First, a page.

After more than three years, Season 2 of Natasha Lyonne’s Russian Doll has finally arrived on Netflix — with a new Canadian addition: Schitt's Creek star Annie Murphy.
You’ll remember in Season 1 of the show Nadia Vulvokov (Lyonne) along with Alan Zaveri (Charlie Barnett) were stuck in this intersecting loop of repeatedly dying.
Season 2 begins just days before Nadia’s 40th birthday and takes on a different issue of moving through time.
To reveal too much would be a massive disservice to anyone who has been waiting the return of Russian Doll, a co-creation between Lyonne, Leslye Headland and Amy Poehler that was one of the best comedies of 2019. What we will say is that one trip on the subway seems to shift everything, with Nadia discovering that she has travelled back in time, ending up in the East Village in 1982, which opens the door for Nadia to look back at her past.
While we don’t want to spoil any massive surprises for people who haven’t made it through the seven episodes yet, we will say that 1982 is where Murphy’s character comes into play and truly, she’s such a perfect match for Russian Doll. The Canadian actor plays a version of someone who is very important in Nadia’s life, who we were introduced to in Season 1 of the show.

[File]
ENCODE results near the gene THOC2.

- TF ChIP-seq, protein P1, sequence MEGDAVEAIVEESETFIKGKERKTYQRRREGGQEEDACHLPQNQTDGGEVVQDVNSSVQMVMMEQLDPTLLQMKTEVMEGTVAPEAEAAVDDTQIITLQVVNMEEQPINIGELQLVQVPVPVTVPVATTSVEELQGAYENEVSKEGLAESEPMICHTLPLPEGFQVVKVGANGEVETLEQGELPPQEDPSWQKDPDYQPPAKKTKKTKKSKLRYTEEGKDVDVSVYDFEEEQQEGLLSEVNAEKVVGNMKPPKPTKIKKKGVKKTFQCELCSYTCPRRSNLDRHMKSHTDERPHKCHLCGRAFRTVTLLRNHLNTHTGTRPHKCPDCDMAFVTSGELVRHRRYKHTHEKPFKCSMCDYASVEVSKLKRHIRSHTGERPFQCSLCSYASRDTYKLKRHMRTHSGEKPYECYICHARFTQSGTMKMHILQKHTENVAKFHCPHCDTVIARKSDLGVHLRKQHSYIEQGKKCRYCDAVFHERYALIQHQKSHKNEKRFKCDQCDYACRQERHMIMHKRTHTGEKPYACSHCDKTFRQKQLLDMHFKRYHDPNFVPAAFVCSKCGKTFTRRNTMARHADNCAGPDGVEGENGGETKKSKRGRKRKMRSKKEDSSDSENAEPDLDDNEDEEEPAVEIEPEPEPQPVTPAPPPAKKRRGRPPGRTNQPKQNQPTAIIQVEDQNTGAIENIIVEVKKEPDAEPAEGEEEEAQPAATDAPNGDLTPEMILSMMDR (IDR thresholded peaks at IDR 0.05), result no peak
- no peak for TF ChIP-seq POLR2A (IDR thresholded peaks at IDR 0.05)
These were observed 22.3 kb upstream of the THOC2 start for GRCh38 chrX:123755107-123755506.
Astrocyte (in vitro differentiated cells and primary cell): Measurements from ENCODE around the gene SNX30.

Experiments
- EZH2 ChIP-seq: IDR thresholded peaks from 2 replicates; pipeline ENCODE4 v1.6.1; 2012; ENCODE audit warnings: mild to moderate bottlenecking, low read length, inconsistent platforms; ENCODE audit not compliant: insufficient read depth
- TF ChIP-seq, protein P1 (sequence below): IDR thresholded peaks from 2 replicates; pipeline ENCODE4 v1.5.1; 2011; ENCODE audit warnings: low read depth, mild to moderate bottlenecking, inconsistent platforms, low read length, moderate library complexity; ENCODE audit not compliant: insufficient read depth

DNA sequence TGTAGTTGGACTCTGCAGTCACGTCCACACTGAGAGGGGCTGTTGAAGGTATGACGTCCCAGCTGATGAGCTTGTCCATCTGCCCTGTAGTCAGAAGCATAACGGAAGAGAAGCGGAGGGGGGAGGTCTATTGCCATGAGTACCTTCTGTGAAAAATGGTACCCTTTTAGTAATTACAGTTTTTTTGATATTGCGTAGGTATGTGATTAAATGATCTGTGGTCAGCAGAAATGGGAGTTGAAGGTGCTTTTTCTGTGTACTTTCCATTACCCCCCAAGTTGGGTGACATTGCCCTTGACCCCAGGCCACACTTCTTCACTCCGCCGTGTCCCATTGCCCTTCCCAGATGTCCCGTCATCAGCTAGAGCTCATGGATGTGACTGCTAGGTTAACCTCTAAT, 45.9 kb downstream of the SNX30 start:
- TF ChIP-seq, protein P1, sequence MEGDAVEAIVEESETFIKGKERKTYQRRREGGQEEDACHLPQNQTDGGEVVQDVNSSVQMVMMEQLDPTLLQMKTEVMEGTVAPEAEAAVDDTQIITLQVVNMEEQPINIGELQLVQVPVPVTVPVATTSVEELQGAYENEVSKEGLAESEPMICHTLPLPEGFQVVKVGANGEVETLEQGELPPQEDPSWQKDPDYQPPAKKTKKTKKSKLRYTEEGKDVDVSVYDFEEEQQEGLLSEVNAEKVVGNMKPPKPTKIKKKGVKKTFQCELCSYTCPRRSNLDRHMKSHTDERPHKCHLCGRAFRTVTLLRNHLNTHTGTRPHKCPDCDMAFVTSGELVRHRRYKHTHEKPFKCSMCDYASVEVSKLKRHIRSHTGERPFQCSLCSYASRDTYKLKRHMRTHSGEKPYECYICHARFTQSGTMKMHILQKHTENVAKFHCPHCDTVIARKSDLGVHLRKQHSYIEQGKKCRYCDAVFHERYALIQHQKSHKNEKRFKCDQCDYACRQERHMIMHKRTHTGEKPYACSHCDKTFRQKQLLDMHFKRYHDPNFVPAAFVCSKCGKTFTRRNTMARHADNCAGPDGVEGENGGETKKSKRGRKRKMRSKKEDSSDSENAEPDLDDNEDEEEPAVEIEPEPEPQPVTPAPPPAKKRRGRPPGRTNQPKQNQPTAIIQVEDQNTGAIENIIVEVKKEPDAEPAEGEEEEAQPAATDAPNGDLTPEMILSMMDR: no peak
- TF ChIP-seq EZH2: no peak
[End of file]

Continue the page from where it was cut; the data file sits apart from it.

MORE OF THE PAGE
Like every time travel-related movie or TV show we’ve seen, there is always a cautionary tale about not manipulating the past because it often has an unwanted impact on the future, but apparently Nadia didn’t get that message. She explores her mother Nora's battle with mental illness (Chloë Sevigny) and the circumstances around Nora losing her family’s money, and the relationship between her mother and grandmother, Holocaust survivor Vera (Irén Borán).
While initially Season 2 may seem like a completely separate journey down the rabbit hole, there is a link between the days before Nadia’s 40th birthday, and the death loop at Nadia’s 36th birthday, that comes to light as the season ends.
With so much success in its first season, it’s understandable that comparisons have been made, and will continue to be made, between the two seasons, but ultimately it’s a pleasure to see Lyonne’s Nadia again. We missed that raspy voice with wit and humour in this absurd world.
Season 2, while still staying in the familiar aesthetic of Season 1 of Russian Doll, comes to the table with a fresh perspective through an intergenerational journey, throwing you into these existential questions that are still rooted in narrative, story, and more importantly, sarcastic humour.
The fact that Russian Doll still leaves us with the mystery of why these bizarre time shifting anomalies happen to Nadia, and Alan, is certainly appreciated. Sometimes it’s nice to not have everything tied up in a bow, leaving some questions unanswered amplifies your excitement and curiosity.
The originality of Russian Doll is still there, impressive in a time when many complain about a lack of original stories and characters, making Season 2 very worth the three-year wait.